Only the first six kilesas such as greed, hatred and so forth always lie latent in the mental process of an ordinary person as long as they are not eliminated through the attainment of insight on the Ariyan path. Hence only they are called latent defilements.

In particular when in the "Yamaka"of Abhidhamma pitaka these six defilements are described as latent or anusaya, greed and hatred are called "raga-nusaya" and "patigha-nusaya" respectively. So the term "anusaya kilesa" denotes the six kilesas viz., greed, hatred delusion , conceit, wrong belief and doubt which are potentially powerful enough to become active under appropriate conditions.

Internally active defilements

(Pariyutthana kilesa )

Pariyutthana kilesa are those which become active and violent at the moment of contact between the six sense-organs and six sense-objects. They occur in living beings who have not yet overcome latent defilements through the attainment of insight on the noble path.

At the sight of a pleasant object there arise craving and the defilement of greed. On the other hand an unpleasant object makes us dejected and gives rise to the defilement of hatred. Not to know the arising of greed or hatred is the defilement of ignorance or delusion. These are pariyutthana kilesawhich become internally active and violent just as the seed of a banda fruit produces a tree when it is planted in good soil and watered.

Externally active kilesa

(Vitikkama kilesa )

When the internally active and violent defilements are not controlled they find an outlet in verbal and corporeal transgressions and we have vittikkama kilesa.

Some forms of this defilement are killing, stealing, committing adultery, lying, slandering, busing, talking frivolously, etc. These verbal and corporeal misdeeds lead to suffering in after-life where the evil doer is still under the influence of latent defilements. It is just like the banda tree which on bears some fruits containing procreative seeds that lend to the reproduction of banda trees, The group of mind and corporeality gives rise to one new existence after another and leads to endless suffering through the life cycle.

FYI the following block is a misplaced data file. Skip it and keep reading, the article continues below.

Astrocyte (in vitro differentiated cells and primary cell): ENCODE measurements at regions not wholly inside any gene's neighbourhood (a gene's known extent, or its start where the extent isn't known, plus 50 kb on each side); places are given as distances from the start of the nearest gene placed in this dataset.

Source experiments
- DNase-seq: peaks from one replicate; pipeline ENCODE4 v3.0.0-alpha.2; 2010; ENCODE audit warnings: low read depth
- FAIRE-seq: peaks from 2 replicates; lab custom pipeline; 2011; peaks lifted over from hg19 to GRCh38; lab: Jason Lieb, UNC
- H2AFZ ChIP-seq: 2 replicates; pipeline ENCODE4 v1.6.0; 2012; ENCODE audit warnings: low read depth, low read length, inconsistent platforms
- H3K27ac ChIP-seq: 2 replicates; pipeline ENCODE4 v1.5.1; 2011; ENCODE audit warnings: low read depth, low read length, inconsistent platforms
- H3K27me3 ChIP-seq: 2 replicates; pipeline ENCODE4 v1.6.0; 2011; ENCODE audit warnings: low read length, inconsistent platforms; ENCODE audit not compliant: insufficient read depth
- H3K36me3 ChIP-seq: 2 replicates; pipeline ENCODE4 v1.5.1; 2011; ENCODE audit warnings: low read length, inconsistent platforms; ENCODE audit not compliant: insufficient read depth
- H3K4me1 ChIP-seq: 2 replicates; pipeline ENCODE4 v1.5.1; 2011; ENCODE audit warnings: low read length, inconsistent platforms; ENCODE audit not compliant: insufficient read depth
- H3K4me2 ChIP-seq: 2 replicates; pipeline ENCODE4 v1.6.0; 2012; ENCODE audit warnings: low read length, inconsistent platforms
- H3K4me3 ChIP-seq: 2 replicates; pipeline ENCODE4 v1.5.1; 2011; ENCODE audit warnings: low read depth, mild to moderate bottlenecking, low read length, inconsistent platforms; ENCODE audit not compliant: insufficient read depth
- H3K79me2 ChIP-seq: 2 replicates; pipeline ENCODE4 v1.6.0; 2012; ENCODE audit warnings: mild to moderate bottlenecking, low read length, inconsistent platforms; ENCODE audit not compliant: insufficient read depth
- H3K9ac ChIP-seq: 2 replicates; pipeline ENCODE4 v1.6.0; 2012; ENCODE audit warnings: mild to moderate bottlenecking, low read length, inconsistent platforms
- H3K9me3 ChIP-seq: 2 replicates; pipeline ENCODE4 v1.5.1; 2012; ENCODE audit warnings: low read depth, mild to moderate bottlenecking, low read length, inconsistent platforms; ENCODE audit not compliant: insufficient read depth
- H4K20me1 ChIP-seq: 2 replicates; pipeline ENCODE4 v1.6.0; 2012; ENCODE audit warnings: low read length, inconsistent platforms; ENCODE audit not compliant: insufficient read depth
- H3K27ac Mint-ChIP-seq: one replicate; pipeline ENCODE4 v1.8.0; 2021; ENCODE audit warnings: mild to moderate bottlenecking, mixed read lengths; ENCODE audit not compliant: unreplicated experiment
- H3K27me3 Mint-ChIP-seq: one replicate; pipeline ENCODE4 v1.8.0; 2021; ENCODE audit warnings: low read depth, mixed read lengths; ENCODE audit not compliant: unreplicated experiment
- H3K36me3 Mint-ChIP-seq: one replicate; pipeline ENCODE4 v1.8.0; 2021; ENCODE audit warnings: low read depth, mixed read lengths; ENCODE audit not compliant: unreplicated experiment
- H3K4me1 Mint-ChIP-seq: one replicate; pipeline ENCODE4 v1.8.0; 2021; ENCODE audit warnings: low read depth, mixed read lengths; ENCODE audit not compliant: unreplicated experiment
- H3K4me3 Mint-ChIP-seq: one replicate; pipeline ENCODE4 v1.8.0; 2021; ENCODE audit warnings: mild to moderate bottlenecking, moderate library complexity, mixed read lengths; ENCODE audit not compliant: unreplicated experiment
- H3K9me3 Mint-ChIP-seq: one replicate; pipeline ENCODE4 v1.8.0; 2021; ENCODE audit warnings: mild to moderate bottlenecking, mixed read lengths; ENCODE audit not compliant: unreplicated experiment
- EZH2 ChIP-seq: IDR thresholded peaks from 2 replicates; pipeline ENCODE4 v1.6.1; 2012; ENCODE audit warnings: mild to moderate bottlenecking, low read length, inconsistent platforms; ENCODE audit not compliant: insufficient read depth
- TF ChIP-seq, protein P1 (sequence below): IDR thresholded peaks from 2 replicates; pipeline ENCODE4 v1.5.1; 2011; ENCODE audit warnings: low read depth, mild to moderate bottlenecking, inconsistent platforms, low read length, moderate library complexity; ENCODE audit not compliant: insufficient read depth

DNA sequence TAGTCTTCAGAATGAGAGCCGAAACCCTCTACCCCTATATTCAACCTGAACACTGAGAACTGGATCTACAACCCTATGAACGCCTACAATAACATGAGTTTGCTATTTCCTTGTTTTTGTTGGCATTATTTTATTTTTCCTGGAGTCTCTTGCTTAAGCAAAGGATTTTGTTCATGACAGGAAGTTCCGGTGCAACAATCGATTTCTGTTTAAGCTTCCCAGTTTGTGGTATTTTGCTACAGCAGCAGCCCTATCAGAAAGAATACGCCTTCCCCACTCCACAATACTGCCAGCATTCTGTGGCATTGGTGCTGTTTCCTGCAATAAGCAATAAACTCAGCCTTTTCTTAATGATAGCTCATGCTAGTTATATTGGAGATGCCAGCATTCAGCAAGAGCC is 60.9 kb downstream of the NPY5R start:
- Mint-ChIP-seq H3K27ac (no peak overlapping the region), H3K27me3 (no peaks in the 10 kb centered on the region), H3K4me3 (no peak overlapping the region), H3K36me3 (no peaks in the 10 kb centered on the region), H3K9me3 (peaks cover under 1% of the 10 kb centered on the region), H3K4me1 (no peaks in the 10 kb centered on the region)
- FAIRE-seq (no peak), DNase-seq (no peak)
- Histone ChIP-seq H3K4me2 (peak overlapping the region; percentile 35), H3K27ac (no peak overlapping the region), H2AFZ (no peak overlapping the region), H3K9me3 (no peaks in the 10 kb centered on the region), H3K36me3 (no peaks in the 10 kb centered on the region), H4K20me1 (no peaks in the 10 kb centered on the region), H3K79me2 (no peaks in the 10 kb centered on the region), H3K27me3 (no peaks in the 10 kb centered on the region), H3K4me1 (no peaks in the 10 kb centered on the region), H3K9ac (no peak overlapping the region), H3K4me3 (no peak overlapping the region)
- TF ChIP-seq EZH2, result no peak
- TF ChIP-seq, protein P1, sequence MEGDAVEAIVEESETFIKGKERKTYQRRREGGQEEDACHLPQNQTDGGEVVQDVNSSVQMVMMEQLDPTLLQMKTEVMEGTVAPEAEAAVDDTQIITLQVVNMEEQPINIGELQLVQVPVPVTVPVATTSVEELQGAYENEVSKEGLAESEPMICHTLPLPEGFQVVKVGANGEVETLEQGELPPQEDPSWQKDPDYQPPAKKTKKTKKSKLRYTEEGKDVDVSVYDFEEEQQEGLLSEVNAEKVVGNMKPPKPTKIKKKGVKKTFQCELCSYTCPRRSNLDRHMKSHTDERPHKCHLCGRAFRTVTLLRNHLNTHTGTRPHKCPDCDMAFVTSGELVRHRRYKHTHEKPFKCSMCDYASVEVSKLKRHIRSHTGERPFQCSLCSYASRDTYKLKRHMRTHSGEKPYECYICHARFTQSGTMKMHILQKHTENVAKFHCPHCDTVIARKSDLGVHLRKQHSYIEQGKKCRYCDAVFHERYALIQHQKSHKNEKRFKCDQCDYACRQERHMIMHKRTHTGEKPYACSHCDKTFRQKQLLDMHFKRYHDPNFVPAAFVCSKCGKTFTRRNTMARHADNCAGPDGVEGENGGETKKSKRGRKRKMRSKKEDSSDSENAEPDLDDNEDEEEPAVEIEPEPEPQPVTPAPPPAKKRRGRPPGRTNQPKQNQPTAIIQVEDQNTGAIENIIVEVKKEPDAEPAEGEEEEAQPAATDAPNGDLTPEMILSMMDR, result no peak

As we have told you before the mind of a living being who is always infected with latent defilements is very wild and unruly when it becomes linked with externally violent kilesas at every moment of contact between the sense-organs and sense-objects.

We have described it as intractable, constantly and swiftly changing, delighting in every sensual object and blindly and irrationally attached to various kinds of sensual pleasure.

If this violent, rebellious and defiled mind is not disciplined and restrained, it turns into Vitikkama kilesa in the form of bodily and verbal transgressions. Then we will have to continue our endless wandering through the life-cycle that is fraught with suffering in the lower worlds and the evils of birth, old age, sickness, death and dissolution. We will continue to be tormented, harassed ad blindly set adrift in the ocean of samsara (life-cycle).

Therefore it is good to discipline the ruthless and unscrupulous mind through the practice of morality, concentration and wisdom. This threefold practice or training is essential to the conquest of rebellious (pariyuttham) kilesa together with its cause viz, the latent kilesa and the deterrence of external(vitikkama) kilesa.

Morality as a deterrent to transgression

1. The Buddha's moral teaching serves as a deterrent to transgression (vitikkama kilesa). Those who live up to his moral precepts guard thsir verbal and bodily actions so as to avoid moral lapses and transgressions. For example a man who keeps sabbath will not kill a mosquito that is biting him because he is mindful of his commitment to non-killing. He will only drive it away. This is just an example of the way the moral training helps us avoid transgression. We may elaborate it but what I have said will suffice.

Concentration (samadhi) as an antidote to rebellious defilement

2. The rebellious kilesa is to be eliminated through samadhi. In order to attain samadhi we should adopt one of the forty methods of training in concentration. The yogi who takes up training in concentration focuses his mind on a wholesome object instead of allowing it to be infected with defilement.